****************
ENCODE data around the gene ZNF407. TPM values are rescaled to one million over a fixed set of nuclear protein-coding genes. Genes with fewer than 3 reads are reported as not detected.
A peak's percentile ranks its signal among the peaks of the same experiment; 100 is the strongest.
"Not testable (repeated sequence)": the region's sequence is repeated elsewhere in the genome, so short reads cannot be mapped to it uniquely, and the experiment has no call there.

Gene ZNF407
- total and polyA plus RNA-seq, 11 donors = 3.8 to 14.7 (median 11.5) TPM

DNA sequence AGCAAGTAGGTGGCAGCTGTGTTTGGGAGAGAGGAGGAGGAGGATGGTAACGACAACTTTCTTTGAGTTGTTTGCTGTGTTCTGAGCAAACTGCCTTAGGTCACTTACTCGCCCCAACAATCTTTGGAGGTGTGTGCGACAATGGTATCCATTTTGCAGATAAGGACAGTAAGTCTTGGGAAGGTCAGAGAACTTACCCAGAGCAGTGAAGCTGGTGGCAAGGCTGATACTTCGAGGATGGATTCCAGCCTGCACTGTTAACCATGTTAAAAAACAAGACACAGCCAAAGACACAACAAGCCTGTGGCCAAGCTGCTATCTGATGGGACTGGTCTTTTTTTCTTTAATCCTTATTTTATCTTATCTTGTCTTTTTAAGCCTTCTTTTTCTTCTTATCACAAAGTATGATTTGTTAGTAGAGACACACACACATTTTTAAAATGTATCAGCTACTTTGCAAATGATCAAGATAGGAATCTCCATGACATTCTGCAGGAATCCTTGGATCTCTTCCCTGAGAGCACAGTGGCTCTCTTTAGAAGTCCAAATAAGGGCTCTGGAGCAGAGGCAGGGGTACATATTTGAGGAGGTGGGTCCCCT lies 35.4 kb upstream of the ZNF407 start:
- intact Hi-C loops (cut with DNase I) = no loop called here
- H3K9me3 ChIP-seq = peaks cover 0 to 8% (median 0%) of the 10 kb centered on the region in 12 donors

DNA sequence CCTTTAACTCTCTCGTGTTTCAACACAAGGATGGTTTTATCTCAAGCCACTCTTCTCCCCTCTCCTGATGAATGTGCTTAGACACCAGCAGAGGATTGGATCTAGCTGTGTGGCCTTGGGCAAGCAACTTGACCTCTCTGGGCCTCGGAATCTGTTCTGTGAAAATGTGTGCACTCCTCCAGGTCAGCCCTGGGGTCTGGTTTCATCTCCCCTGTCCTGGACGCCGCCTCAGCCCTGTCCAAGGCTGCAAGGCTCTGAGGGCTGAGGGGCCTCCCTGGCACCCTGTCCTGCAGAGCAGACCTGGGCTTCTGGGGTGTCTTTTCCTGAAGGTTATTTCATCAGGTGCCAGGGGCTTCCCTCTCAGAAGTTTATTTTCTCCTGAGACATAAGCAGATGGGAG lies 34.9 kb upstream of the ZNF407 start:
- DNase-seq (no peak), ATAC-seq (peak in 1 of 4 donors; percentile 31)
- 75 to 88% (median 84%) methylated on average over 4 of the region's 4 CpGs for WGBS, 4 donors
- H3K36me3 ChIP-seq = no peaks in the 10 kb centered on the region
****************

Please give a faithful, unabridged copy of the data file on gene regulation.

ENCODE data around the gene ZNF407. TPM values are rescaled to one million over a fixed set of nuclear protein-coding genes. Genes with fewer than 3 reads are reported as not detected.
A peak's percentile ranks its signal among the peaks of the same experiment; 100 is the strongest.
"Not testable (repeated sequence)": the region's sequence is repeated elsewhere in the genome, so short reads cannot be mapped to it uniquely, and the experiment has no call there.

Gene ZNF407
- total and polyA plus RNA-seq, 11 donors = 3.8 to 14.7 (median 11.5) TPM

DNA sequence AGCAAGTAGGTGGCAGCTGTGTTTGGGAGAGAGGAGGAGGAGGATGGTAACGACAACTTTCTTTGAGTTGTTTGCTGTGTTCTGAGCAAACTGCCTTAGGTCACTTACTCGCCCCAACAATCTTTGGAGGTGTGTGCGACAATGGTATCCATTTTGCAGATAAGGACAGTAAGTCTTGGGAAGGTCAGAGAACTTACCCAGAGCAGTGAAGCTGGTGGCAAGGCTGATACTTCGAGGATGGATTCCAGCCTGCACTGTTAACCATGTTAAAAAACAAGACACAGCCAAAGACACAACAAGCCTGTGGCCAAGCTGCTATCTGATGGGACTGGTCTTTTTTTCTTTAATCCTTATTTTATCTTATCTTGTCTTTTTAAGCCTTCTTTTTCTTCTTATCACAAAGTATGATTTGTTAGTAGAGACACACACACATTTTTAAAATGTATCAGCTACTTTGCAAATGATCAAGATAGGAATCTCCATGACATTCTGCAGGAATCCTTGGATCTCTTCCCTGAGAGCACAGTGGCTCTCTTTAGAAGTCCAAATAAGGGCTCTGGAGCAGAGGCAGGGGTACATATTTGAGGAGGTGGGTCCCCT lies 35.4 kb upstream of the ZNF407 start:
- intact Hi-C loops (cut with DNase I) = no loop called here
- H3K9me3 ChIP-seq = peaks cover 0 to 8% (median 0%) of the 10 kb centered on the region in 12 donors

DNA sequence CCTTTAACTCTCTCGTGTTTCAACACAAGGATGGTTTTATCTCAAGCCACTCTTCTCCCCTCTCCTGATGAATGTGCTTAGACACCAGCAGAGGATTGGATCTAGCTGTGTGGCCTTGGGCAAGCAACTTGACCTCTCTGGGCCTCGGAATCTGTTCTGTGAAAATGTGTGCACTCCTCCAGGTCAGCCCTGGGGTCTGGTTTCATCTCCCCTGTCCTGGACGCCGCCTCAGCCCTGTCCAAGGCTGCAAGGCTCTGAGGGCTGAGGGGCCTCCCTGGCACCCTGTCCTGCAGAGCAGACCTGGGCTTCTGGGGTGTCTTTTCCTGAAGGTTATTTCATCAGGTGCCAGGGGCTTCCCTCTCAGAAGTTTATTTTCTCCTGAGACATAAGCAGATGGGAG lies 34.9 kb upstream of the ZNF407 start:
- DNase-seq (no peak), ATAC-seq (peak in 1 of 4 donors; percentile 31)
- 75 to 88% (median 84%) methylated on average over 4 of the region's 4 CpGs for WGBS, 4 donors
- H3K36me3 ChIP-seq = no peaks in the 10 kb centered on the region